The trip to Orly airport was a nightmare, a hot day with a terrible traffic jam, and thousands of sweaty Parisian cab drivers screaming obscenities out the windows at each other. I just barely was on time for my flight: an Air France direct to Nairobi. From Nairobi I would fly on to Lusaka via East African Airways. The flight was eventful, which is to say, it was horrible. We reached cruising altitude and were over the Alps when the pilot began, in about fifty languages, to bring attention to the fact that Mont Blanc was to the right of the airplane. English was the last of the fifty languages, indicating the usual French endearment for all English peoples. However, as the pilot finished talking, there was a thunking noise, then a scream of metal. Flames leapt from the right inboard engine on the four-engined Boeing. The plane listed to the right and began to lose altitude as screams echoed through the fuselage. The pilot was a pro. He quickly stabilized the plane, and the flames stopped. Needless to say, we made an unscheduled stop, which turned out to be in Athens.

Most people go to Athens to see the Acropolis. I, on the other hand, was treated to an open bar by Air France, and I had my first, and hopefully last, experience with a nasty Greek concoction called Ouzo. An oily bartender literally threw the stuff, lukewarm and in half pint beer mugs, across the bar to me and a party of surly Germans who evidently regarded me as an interesting curiosity. As there was some time to wait before another plane could be found to replace the wounded Air France bird, many, many half pint mugs came into my hand. I suppose the only reason I didn't just spit the nasty stuff back up was that I had been putting an edge on myself for nearly two months with wine and hashish in Amsterdam, so guzzling a poisonous quantity of some sticky liquorice goop of terrible potency seemed like a pleasant diversion. How was I to know that, in the birthplace of democracy, any hint of tolerance was long lost?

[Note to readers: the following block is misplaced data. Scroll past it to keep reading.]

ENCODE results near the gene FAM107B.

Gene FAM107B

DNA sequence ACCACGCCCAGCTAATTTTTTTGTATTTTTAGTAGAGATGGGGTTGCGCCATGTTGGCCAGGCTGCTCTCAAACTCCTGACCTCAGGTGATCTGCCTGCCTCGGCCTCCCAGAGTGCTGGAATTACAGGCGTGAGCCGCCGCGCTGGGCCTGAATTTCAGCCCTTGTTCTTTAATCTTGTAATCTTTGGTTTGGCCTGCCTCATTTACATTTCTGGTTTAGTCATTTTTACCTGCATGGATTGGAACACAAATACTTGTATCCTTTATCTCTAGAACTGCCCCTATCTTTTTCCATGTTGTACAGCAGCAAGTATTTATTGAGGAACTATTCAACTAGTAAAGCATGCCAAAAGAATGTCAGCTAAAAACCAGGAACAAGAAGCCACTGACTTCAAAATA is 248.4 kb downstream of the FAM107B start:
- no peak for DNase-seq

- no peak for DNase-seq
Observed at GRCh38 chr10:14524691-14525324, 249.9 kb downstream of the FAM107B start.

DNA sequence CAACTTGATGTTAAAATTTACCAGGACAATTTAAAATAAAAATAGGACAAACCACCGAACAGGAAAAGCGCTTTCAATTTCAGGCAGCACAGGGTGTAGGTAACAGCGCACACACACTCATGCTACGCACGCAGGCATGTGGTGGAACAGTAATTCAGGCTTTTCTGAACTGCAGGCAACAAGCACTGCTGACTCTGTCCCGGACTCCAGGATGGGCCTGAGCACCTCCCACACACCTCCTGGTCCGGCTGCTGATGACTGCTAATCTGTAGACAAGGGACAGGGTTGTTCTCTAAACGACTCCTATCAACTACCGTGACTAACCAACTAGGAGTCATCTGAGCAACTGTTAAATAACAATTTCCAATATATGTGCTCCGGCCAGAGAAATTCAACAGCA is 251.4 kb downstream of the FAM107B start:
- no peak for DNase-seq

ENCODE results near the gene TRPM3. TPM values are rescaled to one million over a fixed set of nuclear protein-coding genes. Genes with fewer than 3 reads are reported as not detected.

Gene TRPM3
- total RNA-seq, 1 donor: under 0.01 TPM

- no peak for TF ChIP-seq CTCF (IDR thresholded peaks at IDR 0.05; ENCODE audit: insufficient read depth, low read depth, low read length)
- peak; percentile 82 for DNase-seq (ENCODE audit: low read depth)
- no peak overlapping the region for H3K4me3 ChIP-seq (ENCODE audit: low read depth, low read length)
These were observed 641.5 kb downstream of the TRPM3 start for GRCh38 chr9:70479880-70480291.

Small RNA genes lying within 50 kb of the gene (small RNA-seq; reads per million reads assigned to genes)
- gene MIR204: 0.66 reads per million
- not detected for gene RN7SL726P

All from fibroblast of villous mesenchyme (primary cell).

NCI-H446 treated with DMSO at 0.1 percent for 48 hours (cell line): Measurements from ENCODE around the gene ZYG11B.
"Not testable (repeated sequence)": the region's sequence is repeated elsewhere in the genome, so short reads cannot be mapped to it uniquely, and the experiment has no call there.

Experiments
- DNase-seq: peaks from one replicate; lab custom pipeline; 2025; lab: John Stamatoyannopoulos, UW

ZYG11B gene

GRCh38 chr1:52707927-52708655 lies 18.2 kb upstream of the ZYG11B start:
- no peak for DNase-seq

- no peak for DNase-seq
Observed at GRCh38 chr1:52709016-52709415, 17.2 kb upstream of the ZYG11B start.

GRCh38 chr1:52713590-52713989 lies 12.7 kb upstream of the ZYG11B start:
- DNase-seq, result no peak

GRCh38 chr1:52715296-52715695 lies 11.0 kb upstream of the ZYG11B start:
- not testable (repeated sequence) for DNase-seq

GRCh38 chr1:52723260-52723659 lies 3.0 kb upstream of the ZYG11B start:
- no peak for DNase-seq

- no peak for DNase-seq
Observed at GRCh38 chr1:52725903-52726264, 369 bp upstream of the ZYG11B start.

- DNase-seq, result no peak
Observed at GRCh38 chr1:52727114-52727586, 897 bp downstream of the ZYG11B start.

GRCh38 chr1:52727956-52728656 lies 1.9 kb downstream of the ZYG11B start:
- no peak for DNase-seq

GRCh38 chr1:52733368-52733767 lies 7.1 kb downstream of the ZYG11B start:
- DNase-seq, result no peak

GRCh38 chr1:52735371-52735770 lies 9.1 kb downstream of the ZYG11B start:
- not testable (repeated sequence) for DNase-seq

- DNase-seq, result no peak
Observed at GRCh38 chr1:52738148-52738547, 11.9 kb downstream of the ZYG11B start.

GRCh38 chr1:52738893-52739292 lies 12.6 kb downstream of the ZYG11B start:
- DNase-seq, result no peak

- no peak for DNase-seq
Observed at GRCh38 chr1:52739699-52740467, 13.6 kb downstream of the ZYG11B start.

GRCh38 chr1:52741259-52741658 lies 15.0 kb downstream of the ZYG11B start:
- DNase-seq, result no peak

It was innocent enough. I just walked outside to get some air. No, I didn't have a visa. No, no one tried to stop me or tell me I needed a visa to go outside and breathe. For my ignorance, I was hauled into a nasty little room painted the same government green as they use in the drunk tanks and cells in British Columbia. Somewhere, somebody must mix that stuff and sell it worldwide. With what seemed like a gallon of Ouzo under my belt, I was beyond explaining anything, especially in Greek. Ultimately, my diplomatic woes were solved when I produced a couple packs of English cigarettes and surrendered them to my tormentors. (Advice to the traveller: don't leave home without them.) I was released to the airport, and more Ouzo, until an aircraft was finally produced. A vintage propellored model, it had the air of an old Bogart movie. Thankfully, the antiquated monster still had enough jam to get off the ground.

Our next stop was Entebbe, in Uganda. The landing was a jolt to the then somewhat nervous passengers, as the airstrip is quite literally cut out of a Tarzan-movie jungle, and the plane descended to tree-top level before there was any evidence to the passengers that there was, in fact, an airstrip. To add to the joi de vivre, this was during the enlightened regime of Idi Amin, so the frazzled inmates of the aircraft were greeted by hundreds of barefoot and incredibly heavily armed men, who presumably were soldiers of some description. I do believe that everyone that got off the plane managed to get back on after it was refuelled, but it was a nervous time, with all these genocidal freaks clicking their safeties on and off, while the sweating Europeans made their various peace with their creators. The Israelis did the world a big favour when they flattened the place years later.